People are being urged to nominated threatened Victorian buildings for the 2018 Top 10 Endangered Buildings List.
The Victorian Society’s annual campaign encourages people across the UK to put foward Victorian buildings in their area which they feel are under threat, whether from neglect, insensitive redevelopment or demolition.
A shortlist of the 10 most endangered Victorian buildings in the country is then chosen by the society’s architecture and conservation experts, and the buildings in that list are given valuable publicity would could help save them.
Griff Rhys Jones, president of the Victorian Society, says: “Every day we walk past at-risk Victorian and Edwardian buildings and regret their unfortunate state, wishing there was something we could do to help: the Top 10 campaign is the perfect opportunity to do so.
“Nominated buildings which make the final list get valuable publicity which, as previous examples show every day, can be just the push they need towards salvation.”
Why should I nominate a building?
Appearing on the Top 10 list will give an endangered building valuable publicity which could help save it, either by inciting the formation of a friend’s group, pressuring owners to take steps or alerting interested buyers to secure a new asset. In 2017 the Victorian Society spoke on dozens of local radio stations and featured in local and national press including ITV & BBC National news pages, Huffington Post UK and Country Life magazine.
What building should I nominate?
Your nominated building must be:
- In England/Wales.
- Built between 1837 and 1914.
Nominated buildings/structures could be threatened by demolition, neglect or inappropriate development. If your building is listed it is more likely to make the shortlist, but it’s not mandatory.
How do I nominate a building?
Send details (name of the building, location, year, brief description, why you think it should be in the Top 10 and at least one good photo) to email@example.com or by post to 1 Priory Gardens, London W4 1TT before 5pm on Friday 13th July. It’s not a voting system – each nomination is afforded equal weight. They will announce the final top 10 list on Wednesday 12th September.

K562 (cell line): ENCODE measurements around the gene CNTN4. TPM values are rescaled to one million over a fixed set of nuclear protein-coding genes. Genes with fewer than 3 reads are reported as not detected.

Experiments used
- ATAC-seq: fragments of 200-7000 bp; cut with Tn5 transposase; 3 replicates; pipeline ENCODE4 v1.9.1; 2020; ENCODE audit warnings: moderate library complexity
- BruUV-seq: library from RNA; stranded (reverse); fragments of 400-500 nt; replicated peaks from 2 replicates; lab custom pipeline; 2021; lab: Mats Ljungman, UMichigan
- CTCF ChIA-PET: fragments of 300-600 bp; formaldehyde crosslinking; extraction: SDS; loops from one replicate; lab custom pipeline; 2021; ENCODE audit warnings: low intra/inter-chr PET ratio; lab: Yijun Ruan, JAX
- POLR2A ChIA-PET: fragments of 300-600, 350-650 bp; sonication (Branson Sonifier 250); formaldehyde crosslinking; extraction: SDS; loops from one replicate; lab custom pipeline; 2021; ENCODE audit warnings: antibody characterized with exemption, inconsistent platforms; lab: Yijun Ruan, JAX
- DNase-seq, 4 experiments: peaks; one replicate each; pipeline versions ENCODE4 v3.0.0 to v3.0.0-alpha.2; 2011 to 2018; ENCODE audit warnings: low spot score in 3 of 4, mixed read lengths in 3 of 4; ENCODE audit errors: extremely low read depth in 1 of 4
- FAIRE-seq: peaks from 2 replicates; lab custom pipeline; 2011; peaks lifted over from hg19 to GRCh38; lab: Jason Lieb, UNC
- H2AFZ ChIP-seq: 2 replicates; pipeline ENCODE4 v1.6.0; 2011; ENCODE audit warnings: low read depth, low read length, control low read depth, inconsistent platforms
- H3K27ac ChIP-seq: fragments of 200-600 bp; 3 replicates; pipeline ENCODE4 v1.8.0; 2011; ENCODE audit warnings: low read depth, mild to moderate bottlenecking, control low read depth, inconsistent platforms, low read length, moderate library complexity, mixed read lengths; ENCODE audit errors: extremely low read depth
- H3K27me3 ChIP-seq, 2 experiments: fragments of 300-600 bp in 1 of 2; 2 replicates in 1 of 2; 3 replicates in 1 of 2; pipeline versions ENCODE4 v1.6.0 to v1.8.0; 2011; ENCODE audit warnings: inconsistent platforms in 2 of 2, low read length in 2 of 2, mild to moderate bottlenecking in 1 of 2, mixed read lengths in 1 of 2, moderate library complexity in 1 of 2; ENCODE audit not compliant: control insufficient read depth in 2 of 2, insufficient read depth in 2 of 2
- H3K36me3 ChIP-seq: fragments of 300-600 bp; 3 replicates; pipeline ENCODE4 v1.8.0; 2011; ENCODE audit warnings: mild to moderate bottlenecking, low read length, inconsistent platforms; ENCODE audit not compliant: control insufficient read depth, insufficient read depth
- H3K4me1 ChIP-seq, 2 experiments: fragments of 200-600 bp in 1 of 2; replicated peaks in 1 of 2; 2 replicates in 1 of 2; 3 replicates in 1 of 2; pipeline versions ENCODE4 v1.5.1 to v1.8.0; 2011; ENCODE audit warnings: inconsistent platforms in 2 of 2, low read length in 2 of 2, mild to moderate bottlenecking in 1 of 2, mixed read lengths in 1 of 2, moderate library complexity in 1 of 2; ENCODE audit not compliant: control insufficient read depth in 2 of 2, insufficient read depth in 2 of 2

If you use social media, please share their call for nominations and follow the hashtag #vicsoctop10 for the latest updates. If you still need convincing, maybe their President Griff Rhys Jones can help!
Where are they now? Updates on the 2017 Top 10 list
If you’ve ever walked across the Steve Prescott Bridge towards the Saints RLFC stadium, you’ll likely have seen a dilapidated, red brick building among the trees and greenery. Perhaps you wondered about its history?
The 2017 list comments on Cannington Shaw as follows…
Cannington Shaw no.7 Bottle Shop, St Helens, Merseyside (Grade II, 1886, architect unknown) The Bottle Shop is all that now remains of what was once claimed to be the largest bottle making factory in the country. The abandoned building has gradually been surrounded by a new development and now lies forgotten in the middle of a Tesco carpark. Its plight has been featured on regional television and in the local press, and English Heritage have highlighted its international importance in the field of glass-making, and yet it continues to deteriorate with its survival as an important heritage asset in doubt.
Work is progressing slowly but surely with Cannington Shaw’s No. 7 Bottle Shop in St Helens, with plans to clear the site of buildings of no significance which will increase the focus on the heritage asset.